As documented by Thomas Aquinas about the frequent reception of the Eucharist, in Summa Theologiae, 3, q. 80, a. 10 (I have added the papal dates):
In the primitive Church, when the devotion of the Christian faith was more flourishing, it was enacted that the faithful should communicate daily: hence Pope Anaclete (76-88) says (Ep. i): “When the consecration is finished, let all communicate who do not wish to cut themselves off from the Church; for so the apostles have ordained, and the holy Roman Church holds.” Later on, when the fervor of faith relaxed, Pope Fabian (236-50) (Third Council of Tours, Canon 1) gave permission “that all should communicate, if not more frequently, at least three times in the year, namely, at Easter, Pentecost, and Christmas.” Pope Soter (166-175) likewise (Second Council of Chalon, Canon xlvii) declares that Communion should be received “on Holy Thursday,” as is set forth in the Decretals (De Consecratione, dist. 2). Later on, when “iniquity abounded and charity grew cold” (Matthew 24:12), Pope Innocent III (1198-1216) commanded that the faithful should communicate “at least once a year,” namely, “at Easter.” However, in De Eccles. Dogmat. xxiii, the faithful are counseled “to communicate on all Sundays.”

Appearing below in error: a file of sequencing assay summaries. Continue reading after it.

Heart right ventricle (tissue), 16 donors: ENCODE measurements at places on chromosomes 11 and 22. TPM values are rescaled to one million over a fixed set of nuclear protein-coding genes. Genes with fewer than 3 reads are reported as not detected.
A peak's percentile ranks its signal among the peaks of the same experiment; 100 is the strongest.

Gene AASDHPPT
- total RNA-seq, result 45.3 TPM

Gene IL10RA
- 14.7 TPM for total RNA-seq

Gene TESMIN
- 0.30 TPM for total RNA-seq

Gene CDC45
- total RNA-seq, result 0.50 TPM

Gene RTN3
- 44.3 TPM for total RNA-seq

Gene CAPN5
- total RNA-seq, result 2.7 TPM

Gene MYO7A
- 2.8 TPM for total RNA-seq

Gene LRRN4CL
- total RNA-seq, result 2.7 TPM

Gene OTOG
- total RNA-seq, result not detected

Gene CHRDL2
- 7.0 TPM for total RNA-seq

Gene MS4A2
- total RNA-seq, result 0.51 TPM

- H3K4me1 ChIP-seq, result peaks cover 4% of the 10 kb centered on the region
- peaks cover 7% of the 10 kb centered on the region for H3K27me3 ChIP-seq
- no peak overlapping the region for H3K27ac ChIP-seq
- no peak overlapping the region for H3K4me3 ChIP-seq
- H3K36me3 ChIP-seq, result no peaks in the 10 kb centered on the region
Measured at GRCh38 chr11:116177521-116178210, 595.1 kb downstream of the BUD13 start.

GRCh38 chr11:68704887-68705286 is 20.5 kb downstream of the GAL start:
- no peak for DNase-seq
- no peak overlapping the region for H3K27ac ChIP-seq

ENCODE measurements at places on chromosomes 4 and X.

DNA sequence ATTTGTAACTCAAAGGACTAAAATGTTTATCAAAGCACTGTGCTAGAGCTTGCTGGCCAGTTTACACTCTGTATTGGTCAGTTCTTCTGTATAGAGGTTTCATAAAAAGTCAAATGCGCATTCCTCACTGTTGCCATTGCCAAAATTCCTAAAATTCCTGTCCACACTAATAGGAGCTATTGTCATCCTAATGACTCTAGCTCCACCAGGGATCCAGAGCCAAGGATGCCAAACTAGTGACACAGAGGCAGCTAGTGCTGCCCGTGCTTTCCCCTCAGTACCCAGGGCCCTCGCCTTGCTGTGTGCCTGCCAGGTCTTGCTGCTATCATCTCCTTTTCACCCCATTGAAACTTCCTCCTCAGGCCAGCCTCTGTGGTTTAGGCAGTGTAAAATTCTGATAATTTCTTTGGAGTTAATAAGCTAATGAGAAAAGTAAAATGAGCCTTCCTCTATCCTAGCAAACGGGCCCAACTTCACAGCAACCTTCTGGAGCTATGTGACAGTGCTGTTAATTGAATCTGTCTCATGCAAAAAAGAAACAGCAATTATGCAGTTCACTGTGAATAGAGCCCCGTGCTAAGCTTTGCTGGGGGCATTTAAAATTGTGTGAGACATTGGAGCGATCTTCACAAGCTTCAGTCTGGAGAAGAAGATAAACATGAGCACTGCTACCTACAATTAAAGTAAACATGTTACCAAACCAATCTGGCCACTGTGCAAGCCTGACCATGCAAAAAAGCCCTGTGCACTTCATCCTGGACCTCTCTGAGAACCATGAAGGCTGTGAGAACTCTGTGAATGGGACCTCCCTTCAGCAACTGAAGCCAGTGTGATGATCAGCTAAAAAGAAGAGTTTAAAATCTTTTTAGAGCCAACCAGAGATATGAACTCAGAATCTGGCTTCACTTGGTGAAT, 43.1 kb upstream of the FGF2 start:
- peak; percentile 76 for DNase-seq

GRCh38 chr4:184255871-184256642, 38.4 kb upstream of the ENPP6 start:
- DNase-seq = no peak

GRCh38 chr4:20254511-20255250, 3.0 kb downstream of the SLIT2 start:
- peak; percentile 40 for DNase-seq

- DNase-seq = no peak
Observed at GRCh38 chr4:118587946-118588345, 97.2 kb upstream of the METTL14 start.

I’ve said earlier that, contrary to most of my evangelical counterparts, I don’t think that the current organisational state of Christianity is God’s “Plan A” but that the original churches, having made their downhill run, left it open for the “Plan B” that is so common today.
And I don’t think that the Reformation, the first subsequent major reaction to this state of affairs, is the end all either. The combination of state support and a decidedly fatalistic theology swapped one form of cultural Christianity for another.